Larry Kart

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About Larry Kart

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  • Gender Male
  • Location Highland Park, Il.

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  1. Sauter-Finegan "Memories of Goodman and Miller"

    Your tingly spider sense probably should be trusted, but this record, especially the Finegan half, is less over the top clever than other S-F music I know. As Bill Kirchner said, "From a jazz point of view, it’s probably the best of the S-F albums." But then your typical S-F fan probably doesn't have that much of a jazz point of view. OTOH, if you see the album used for a few bucks or less... I'll add that the Duvivier-Lamond bass and drums team keeps things swinging by and large, and that both the orchestral execution and the sound quality (on my mono pressing) are exceptional.
  2. Sauter-Finegan "Memories of Goodman and Miller"

    I also thought it would be a rehash, which is why I didn't listen to it after I bought it for 50 cents or so. But a rehash it's not IMO. BTW, I found the Finegan-Miller tracks here more interesting than the Sauter-Goodman ones, perhaps because the former in their original form were more plain than the Goodman-Sauter originals and thus offered c. 1958 Finegan more room for variation-invention than the already rather worked-up vintage Sauter-Goodman pieces left room for c. '58 Sauter.
  3. Another LP from the distant past that I found on my shelves— bought it used a few years ago and may not have ever sat down and listened to it before — “Sauter-Finegan Memories of Goodman and Miller” (RCA, 1958). Based on the personnel lists in the booklet of the one Sauter-Finegan CD I have, “Directions in Music,” an RCA compiliation that includes one track from the Goodman-Miller album (I have several other S-F LPs), the band here is a mix of S-F vets and some NY studio regulars of the time: Doc Severinsen, Al DeRisi, Joe Ferrante, tpts.; Rex Peer, Sonny Russo, Tom Mitchell, trbs.; Jay McAllister, tuba; Walt Levinsky, Phil Woods, Al Block, Al Klink, Wally Kane, Gene Allen, reeds; Lou Stein, piano; Nanette Norton, harp; Mundell Lowe, guitar; George Duvivier, bass;, Don Lamond, drms; Joe Venuto, per. — a formidable batch of executants, and do they play their asses off. And the writing is quite something too — not reproductions of Finegan and Sauter's vintage Miller and Goodman charts but more or less a series of inventive fantasies from S and F on the likes of “Little Brown Jug," “Clarinet a la King,” “Song of the Volga Boatman,” “Benny Rides Again," etc. Levinsky takes the clarinet solos on the Goodman pieces, expert playing but more Shaw-like than Goodman-esque, and there are a number of solos from unidentified others, although Woods is unmistakable and in fine form on “Volga Boatman.” My friend Bill Kirchner says, "From a jazz point of view, it’s probably the best of the S-F albums."
  4. Jackie McLean

    IIRC my problem with it is Scotty Holt. I heard him in a club in Chicago with Jackie at about that time, and in the course of one of Holt's "Hey, look at me, Ma!" solos, Jackie said ""ridiculous shit." I'm aware that this could well have been a term of praise, but I took it as the simple truth.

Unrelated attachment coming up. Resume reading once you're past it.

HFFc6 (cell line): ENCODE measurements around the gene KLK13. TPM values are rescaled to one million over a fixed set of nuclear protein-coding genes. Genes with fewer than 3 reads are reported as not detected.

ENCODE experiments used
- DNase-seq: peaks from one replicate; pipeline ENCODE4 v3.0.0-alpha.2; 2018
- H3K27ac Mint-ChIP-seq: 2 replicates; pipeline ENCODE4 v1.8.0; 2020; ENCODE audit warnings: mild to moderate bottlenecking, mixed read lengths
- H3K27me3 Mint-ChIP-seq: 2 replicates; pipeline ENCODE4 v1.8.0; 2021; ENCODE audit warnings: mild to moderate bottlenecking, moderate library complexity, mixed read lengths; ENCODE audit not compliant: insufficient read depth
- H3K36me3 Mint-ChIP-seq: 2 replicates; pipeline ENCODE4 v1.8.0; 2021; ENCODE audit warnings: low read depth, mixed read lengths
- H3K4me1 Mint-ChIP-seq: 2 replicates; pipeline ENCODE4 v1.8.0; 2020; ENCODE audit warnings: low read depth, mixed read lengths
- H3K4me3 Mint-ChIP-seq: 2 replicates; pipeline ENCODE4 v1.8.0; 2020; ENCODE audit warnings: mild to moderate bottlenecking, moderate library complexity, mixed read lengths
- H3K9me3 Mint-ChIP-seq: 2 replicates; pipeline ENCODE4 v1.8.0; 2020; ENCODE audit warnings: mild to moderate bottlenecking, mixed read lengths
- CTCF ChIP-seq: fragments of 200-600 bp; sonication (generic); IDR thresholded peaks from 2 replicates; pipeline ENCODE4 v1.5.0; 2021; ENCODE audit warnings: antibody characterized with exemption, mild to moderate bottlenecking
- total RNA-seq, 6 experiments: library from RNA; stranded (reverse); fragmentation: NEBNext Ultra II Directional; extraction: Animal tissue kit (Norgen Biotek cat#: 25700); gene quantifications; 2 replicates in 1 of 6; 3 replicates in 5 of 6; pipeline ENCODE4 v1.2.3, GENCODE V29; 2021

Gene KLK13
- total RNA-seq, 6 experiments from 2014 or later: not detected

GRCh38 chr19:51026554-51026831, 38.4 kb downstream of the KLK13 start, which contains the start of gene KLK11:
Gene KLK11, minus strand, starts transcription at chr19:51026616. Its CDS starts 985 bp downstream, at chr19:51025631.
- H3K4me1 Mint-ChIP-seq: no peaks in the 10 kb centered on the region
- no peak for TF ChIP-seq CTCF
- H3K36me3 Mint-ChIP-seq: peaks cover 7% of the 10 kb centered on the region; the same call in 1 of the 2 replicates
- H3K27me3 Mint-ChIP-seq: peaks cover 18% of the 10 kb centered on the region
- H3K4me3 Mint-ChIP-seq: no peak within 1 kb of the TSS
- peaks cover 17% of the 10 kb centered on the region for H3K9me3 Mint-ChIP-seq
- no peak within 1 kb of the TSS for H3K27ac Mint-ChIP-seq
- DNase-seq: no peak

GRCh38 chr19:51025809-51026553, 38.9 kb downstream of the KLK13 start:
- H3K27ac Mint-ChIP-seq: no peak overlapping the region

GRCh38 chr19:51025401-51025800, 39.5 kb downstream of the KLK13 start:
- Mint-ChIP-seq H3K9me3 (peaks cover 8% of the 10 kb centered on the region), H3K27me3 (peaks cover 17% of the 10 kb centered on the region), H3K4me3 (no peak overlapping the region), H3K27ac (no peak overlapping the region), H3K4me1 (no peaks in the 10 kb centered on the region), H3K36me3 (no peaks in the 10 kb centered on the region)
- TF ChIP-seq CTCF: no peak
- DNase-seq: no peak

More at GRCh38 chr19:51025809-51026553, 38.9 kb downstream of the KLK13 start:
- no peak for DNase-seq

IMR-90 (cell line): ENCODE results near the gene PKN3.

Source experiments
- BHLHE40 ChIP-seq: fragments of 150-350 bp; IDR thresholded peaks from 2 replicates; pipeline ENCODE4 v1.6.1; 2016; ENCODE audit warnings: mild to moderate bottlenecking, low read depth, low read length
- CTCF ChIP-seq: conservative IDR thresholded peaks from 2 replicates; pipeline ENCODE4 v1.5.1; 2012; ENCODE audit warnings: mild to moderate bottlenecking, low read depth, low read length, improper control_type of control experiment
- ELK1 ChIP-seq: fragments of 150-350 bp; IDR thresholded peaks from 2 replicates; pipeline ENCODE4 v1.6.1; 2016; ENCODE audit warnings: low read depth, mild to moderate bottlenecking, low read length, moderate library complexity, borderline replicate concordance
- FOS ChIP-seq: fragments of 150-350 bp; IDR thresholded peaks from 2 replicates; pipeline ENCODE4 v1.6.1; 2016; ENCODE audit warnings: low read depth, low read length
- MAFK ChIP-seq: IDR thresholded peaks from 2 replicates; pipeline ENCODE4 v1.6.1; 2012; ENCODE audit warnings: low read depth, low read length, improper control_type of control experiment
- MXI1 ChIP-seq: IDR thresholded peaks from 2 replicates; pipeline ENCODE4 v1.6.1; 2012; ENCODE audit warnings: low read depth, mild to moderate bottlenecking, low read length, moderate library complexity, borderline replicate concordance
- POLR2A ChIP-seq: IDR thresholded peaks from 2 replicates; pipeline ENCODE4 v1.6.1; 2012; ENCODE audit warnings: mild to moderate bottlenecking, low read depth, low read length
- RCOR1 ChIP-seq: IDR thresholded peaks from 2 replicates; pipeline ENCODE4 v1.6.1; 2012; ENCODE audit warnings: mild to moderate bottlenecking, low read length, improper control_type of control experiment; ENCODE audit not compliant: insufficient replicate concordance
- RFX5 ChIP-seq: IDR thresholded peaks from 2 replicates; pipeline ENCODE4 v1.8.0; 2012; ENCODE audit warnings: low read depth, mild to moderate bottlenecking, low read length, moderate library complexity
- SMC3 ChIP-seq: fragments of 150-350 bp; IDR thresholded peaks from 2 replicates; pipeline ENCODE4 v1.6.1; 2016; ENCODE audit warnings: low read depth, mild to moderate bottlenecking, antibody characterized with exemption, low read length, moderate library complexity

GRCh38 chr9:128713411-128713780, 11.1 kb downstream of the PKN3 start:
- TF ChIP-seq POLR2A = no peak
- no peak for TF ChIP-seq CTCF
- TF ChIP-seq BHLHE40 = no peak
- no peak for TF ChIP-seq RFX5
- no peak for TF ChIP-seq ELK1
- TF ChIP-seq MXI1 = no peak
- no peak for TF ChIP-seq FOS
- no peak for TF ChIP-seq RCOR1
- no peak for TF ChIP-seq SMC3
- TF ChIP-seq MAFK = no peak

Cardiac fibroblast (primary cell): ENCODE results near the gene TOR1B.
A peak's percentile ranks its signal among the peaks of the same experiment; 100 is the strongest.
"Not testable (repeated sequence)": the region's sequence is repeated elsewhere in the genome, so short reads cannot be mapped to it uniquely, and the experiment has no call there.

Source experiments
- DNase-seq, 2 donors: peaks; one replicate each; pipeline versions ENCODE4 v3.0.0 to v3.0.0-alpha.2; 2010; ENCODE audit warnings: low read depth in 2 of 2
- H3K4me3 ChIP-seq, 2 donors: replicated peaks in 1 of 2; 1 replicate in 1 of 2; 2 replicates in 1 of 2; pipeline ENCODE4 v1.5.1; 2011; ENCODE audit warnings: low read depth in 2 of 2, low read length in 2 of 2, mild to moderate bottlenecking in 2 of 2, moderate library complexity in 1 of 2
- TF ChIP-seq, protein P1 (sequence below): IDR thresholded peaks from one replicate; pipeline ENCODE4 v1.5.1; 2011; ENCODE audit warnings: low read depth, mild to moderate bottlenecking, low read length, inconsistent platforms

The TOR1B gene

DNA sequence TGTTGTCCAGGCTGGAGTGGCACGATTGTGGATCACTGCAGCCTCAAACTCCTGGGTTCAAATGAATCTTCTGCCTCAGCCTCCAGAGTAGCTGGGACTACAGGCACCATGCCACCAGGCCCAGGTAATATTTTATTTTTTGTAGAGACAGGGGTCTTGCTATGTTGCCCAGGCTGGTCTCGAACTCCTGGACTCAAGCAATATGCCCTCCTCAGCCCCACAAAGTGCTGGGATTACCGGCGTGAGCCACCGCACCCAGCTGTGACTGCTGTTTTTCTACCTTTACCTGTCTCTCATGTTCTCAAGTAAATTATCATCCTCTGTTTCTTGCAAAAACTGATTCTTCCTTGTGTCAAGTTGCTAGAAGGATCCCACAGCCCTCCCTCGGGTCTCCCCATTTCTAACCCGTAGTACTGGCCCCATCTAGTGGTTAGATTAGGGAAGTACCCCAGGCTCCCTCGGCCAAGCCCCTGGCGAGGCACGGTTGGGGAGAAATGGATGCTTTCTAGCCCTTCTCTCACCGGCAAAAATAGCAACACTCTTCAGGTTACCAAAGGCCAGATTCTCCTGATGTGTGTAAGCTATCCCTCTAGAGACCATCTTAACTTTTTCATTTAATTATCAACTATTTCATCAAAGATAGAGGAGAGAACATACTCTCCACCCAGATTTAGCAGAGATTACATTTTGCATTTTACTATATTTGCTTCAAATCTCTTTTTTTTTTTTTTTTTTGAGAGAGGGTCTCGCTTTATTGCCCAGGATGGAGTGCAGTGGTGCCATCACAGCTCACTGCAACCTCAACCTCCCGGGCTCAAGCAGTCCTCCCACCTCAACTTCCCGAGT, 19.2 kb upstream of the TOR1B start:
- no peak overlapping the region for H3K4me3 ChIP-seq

5. So, What Are You Listening To NOW?

    I remember an excellent session c.1967 with Kalaparusha and fellow tenorman Fred Schwartz at the house that drummer Doug Mitchell I shared in Hyde Park; bass player might have been Clyde Flowers. Also recall, from about the same time, an Ajaramu/Claudine Myers gig at a club on Stony Island where Kalaparusha and Roscoe sat in, and when "Happy Birthday" was requested for the standard reason, they proceeded to play on it quite seriously for a good length of time.
  6. What Classical Music Are You Listening To?

    Different in what way? Listened to the beginning of Concerto 5 -- awfully fast. My wife said, "Give them the yellow flag."
  7. Especially the NYC and LA studio guys of the '50s. It's a bit circular, but to some degree that can be chalked up to Myers' taste for those big band sounds, and it was those players who were making those sounds by and large. Backtracking a bit, that Johnny Richards album that Myers extolled, "Something Else," is fairly nutty/surreal even by Richards' standards -- albeit nutty/surreal in an entertaining manner IMO. Its saving grace is that, unlike some other Richards' efforts, it's not particularly pretentious.
  8. Gegé Telesforo

    Is Claudio Fasoli still active? I like his playing quite a lot.
  9. Joseph Jarman - RIP

    Many memories
  10. 2019: Blue Note's 80th Anniversary

    ....with that mega-inviting Joe Dailey set!!!!!! Joe Daley
  11. Stefan Wolpe Chamber Piece No. 1
  12. Andrew Norman?

    Sounds interesting to me.
  13. Brandenburg Concerti

    Never heard them. There's lots of Brandenburgs that I've never heard. OTOH, what Pinnock I have heard, especially his solo recordings, I didn't like much or at all (e.g. his Partitas).
  14. Brandenburg Concerti

    Been on a Brandenburg kick lately, am open to a fair number of styles. Favorites: Benjamin Britten, English Chamber Orchestra (London) Szymon Goldberg, Netherlands Chamber Orchestra (Philips) Renaldo Alessandrini, Concerto Italiano -- HIP, very zippy ((Naive) Positive so far but not sure yet: Richard Kapp, Philharmonia Virtuosi (their 1991 recording on ESS.A.Y; they did an earlier one for Sony) Trash: Phiilp Pickett, New London Consort (L' Oiseau-Lyre) -- I endorsed this on another thread some ways back; boy was I wrong Need to listen to more or again: Casals, Marlboro (Columbia) -- Concerto 1 was turgid, but IIRC there are revelations further on Karl Ristenpart, Chamber Orchestra of the Saar (Nonesuch) -- fondly remembered